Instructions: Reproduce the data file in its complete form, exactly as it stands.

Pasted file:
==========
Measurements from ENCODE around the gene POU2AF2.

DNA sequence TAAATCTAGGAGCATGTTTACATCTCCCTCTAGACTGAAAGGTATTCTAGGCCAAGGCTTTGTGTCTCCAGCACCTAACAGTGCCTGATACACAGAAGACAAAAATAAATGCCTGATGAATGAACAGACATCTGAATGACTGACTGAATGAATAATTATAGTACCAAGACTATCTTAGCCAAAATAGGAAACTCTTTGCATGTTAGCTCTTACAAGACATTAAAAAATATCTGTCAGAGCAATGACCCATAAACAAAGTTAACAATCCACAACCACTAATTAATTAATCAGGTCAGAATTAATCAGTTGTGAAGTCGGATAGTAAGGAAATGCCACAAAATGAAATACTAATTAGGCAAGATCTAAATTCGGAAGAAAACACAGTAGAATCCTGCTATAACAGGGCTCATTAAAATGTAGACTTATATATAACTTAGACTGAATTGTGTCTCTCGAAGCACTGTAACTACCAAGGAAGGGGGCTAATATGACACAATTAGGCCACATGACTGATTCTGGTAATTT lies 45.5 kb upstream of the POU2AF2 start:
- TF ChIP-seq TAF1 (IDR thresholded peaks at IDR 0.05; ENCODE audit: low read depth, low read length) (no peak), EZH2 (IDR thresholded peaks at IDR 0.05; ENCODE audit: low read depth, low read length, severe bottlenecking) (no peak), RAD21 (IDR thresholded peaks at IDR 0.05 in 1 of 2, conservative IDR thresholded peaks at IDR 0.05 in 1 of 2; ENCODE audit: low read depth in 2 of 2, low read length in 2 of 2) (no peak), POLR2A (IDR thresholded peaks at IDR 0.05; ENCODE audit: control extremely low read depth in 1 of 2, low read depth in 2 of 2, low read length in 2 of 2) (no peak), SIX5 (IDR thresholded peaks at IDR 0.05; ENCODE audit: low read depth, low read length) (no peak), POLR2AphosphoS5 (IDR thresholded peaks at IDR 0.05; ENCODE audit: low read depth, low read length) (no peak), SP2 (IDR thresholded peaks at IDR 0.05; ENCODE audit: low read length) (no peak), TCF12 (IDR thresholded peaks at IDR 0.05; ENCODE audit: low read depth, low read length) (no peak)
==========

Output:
Measurements from ENCODE around the gene POU2AF2.

DNA sequence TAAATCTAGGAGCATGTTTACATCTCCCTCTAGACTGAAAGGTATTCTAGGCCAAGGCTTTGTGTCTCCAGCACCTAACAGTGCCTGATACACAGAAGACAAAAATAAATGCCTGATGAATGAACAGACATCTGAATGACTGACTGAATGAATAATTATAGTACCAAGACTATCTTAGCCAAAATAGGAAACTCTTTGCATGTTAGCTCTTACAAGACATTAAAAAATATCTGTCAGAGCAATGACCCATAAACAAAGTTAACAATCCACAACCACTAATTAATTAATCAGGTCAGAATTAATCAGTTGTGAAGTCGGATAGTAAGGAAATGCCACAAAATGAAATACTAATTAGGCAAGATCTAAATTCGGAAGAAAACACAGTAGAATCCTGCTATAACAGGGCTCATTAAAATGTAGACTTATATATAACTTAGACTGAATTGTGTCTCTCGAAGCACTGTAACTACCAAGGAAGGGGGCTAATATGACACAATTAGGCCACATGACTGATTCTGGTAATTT lies 45.5 kb upstream of the POU2AF2 start:
- TF ChIP-seq TAF1 (IDR thresholded peaks at IDR 0.05; ENCODE audit: low read depth, low read length) (no peak), EZH2 (IDR thresholded peaks at IDR 0.05; ENCODE audit: low read depth, low read length, severe bottlenecking) (no peak), RAD21 (IDR thresholded peaks at IDR 0.05 in 1 of 2, conservative IDR thresholded peaks at IDR 0.05 in 1 of 2; ENCODE audit: low read depth in 2 of 2, low read length in 2 of 2) (no peak), POLR2A (IDR thresholded peaks at IDR 0.05; ENCODE audit: control extremely low read depth in 1 of 2, low read depth in 2 of 2, low read length in 2 of 2) (no peak), SIX5 (IDR thresholded peaks at IDR 0.05; ENCODE audit: low read depth, low read length) (no peak), POLR2AphosphoS5 (IDR thresholded peaks at IDR 0.05; ENCODE audit: low read depth, low read length) (no peak), SP2 (IDR thresholded peaks at IDR 0.05; ENCODE audit: low read length) (no peak), TCF12 (IDR thresholded peaks at IDR 0.05; ENCODE audit: low read depth, low read length) (no peak)